I actually didn’t. When I wrote Where the Bluegrass Grows, I ended up really liking the character of Macy. She seemed to have this fun story all her own, so when I finished Bluegrass, I decided to focus on Macy and tell her story a bit, so to speak, and that became Kicking On. In that novel, Erin’s character ended up having a larger role than I initially thought she would, so I wanted to give her her own story as well. I think when I originally started out, I was going to write a few books about Molly, always having her be my main focus, but the other characters came to life in a way that I wanted them to have their books too and not to always be supporting characters. It’s interesting how things unintentionally take shape!
A quarter-life crisis seems to be a major theme for your main characters. They realize they’re on the wrong track or something else spurs them into making a massive life change. Any… uh… personal experience with this?
Hahaha good question! No quarter-life crisis here per se, but my characters do explore the paths in life I didn’t take, but possibly wanted to. Molly is living my dream life – to be a full-time writer of fiction. Macy, as an equine vet, is living a life that I didn’t pursue but thought seriously about for many years. I spent most of my mid-twenties debating about whether or not to go back to school to be a vet. I think had I gone to vet school immediately after undergrad, I would have done it, but ultimately, I decided that I wasn’t in the position to take out thousands of dollars in student loans to pursue that career. So I had Macy do it!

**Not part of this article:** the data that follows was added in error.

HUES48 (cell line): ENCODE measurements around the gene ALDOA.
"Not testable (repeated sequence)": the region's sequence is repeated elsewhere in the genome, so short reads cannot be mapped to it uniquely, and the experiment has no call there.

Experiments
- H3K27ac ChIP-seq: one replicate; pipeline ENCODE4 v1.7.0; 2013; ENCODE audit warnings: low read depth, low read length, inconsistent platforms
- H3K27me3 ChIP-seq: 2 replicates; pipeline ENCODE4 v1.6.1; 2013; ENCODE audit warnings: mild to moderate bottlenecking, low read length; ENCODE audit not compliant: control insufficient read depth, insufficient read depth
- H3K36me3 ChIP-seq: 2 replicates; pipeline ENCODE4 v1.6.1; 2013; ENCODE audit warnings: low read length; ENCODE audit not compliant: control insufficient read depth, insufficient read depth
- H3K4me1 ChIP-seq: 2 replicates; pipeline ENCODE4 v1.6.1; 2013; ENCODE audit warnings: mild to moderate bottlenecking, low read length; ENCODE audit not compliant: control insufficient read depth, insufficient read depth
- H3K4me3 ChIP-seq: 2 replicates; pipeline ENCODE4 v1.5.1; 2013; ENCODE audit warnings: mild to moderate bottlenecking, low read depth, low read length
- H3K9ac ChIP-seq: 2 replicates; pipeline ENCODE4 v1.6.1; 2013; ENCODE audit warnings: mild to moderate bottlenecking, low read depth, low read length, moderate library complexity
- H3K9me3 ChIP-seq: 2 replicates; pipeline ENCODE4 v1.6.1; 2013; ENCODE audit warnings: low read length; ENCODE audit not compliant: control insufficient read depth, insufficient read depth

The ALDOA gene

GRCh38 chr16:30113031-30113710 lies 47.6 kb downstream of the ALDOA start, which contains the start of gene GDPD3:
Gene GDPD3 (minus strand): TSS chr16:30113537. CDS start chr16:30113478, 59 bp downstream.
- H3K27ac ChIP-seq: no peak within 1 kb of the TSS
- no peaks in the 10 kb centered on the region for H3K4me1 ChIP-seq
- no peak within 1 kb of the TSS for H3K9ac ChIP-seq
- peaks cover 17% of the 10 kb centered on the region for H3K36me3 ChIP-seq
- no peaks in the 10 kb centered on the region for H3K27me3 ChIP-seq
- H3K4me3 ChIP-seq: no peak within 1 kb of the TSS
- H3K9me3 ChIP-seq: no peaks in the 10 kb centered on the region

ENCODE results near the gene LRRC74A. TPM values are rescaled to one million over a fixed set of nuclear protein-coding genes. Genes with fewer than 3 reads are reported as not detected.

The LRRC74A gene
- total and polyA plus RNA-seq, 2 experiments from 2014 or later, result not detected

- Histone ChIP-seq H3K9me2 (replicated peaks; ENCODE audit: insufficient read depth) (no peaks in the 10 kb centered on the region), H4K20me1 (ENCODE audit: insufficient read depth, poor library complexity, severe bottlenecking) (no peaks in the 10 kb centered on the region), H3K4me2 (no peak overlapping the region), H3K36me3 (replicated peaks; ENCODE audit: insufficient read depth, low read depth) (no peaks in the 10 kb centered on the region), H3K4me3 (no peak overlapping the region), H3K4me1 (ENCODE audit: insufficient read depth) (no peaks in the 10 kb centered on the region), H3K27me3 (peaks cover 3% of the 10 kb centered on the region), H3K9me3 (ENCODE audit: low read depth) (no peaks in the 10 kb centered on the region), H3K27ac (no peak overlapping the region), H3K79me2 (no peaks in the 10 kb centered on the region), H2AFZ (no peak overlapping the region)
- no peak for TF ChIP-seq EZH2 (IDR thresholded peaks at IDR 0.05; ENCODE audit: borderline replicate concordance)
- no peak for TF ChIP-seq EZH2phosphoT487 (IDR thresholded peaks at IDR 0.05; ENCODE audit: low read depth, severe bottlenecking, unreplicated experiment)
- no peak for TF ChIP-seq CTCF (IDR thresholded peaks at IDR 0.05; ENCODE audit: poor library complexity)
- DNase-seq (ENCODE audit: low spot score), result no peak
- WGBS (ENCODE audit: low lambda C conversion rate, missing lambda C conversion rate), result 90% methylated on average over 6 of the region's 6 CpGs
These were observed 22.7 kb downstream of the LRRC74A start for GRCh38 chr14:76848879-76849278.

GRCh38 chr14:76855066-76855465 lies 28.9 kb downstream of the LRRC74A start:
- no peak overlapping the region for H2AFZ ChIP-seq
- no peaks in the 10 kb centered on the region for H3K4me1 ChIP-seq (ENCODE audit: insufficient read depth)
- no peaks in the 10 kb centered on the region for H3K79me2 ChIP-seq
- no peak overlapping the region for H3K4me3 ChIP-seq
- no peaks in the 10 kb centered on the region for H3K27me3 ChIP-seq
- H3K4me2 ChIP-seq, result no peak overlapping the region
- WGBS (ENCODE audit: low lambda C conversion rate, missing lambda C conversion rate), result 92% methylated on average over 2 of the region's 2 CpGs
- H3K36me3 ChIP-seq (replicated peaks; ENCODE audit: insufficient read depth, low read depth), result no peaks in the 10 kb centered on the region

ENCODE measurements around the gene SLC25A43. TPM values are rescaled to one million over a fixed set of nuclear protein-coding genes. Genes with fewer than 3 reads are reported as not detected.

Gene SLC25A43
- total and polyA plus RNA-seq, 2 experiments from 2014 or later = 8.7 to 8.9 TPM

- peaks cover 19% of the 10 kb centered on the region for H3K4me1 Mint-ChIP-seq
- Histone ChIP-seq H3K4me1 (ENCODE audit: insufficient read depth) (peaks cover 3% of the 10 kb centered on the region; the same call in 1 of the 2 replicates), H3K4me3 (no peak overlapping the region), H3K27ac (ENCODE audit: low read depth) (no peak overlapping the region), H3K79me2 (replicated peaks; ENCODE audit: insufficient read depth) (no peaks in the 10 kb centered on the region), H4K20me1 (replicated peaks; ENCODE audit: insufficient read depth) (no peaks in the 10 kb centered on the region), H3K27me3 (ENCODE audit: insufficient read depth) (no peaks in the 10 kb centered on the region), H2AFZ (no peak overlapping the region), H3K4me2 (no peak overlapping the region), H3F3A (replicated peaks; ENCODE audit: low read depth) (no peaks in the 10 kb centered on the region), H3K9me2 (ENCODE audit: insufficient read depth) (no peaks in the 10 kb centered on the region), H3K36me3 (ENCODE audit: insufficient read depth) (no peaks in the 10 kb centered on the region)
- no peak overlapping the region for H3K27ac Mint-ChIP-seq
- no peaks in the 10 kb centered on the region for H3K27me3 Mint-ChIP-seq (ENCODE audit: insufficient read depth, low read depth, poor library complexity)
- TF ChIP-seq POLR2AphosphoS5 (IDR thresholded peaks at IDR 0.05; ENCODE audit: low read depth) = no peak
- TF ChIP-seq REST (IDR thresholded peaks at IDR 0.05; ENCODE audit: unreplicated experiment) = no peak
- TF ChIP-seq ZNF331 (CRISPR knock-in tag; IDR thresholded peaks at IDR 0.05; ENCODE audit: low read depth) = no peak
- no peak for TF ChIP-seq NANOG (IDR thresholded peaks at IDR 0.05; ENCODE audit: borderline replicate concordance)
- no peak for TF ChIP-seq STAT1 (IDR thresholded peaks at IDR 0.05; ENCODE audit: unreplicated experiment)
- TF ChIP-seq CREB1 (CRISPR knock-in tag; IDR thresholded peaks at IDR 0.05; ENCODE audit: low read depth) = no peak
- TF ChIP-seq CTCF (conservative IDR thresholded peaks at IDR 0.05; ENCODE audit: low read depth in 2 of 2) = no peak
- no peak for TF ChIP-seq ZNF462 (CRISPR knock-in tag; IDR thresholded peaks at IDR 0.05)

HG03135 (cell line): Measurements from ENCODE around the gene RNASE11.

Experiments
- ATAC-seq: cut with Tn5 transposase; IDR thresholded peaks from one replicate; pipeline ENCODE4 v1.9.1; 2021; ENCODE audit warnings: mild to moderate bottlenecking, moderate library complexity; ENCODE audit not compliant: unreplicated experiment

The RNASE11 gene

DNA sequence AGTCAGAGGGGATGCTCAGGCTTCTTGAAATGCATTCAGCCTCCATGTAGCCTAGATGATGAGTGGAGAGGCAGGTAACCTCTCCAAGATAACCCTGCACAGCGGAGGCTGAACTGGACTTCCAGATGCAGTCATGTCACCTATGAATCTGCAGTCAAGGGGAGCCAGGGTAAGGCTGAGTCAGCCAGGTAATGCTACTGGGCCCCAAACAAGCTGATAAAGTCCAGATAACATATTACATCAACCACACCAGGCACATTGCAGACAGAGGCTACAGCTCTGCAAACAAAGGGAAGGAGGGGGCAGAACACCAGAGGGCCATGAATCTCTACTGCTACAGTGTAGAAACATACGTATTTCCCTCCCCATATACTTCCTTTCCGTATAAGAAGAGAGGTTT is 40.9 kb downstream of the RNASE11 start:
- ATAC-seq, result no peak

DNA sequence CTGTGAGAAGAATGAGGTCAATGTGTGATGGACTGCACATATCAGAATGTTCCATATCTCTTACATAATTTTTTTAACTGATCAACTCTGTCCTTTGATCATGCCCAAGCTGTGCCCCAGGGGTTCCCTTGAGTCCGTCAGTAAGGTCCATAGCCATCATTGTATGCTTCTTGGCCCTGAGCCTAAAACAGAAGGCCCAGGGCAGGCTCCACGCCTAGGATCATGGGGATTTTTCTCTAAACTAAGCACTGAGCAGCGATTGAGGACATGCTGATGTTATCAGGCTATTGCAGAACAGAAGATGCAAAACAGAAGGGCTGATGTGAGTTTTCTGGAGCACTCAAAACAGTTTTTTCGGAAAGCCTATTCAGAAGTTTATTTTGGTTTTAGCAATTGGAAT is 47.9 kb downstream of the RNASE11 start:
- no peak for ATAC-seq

Of all my characters, I think I am most similar to Erin. She’s an attorney and I also considered law school for quite some time. With Erin, I also explore the whole not having kids thing – which is a decision I made years ago. While my husband is on board with the no kids lifestyle and I, thankfully, have not experienced a divorce the way Erin has, I went down the ‘what if’ path with her. What if my husband had wanted kids and I didn’t? Then – what if I truly hated my job and wanted to leave to follow my passion? And since Erin is rather bold, I knew she could answer those questions for me, and that turned into Taking Off.
I absolutely use characters to explore the paths I haven’t taken, so I am on your wavelength here! So, what have you learned as you wrote and launched your third book that you wished debut author Laurie had known?
I wish I wouldn’t have been so scared about – well, all of it. When I published my first book, I told almost no one. I think I wrote a blog post about it, shared a handful of times on social media, but that was it. I gave it life and then just let it die. With my second novel (and there were three years in between) – I had a plan for how to market it. I really leveraged my Instagram platform and sent lots of copies to influencers. (I don’t think “influencers” were really a thing when I published my first). And, unlike the first, I wasn’t afraid to reach out and ask for help with promotion… blogs, magazines, podcasts, etc. I realized that I couldn’t just wait for people to come to me. I had to reach out, introduce myself, and pitch my PR ideas. Some have worked out and some haven’t, but at least I put myself out there and made some great connections.
Your Instagram presence is amazing! Is Instagram your main brand presence, and was this on purpose or just how your audience developed?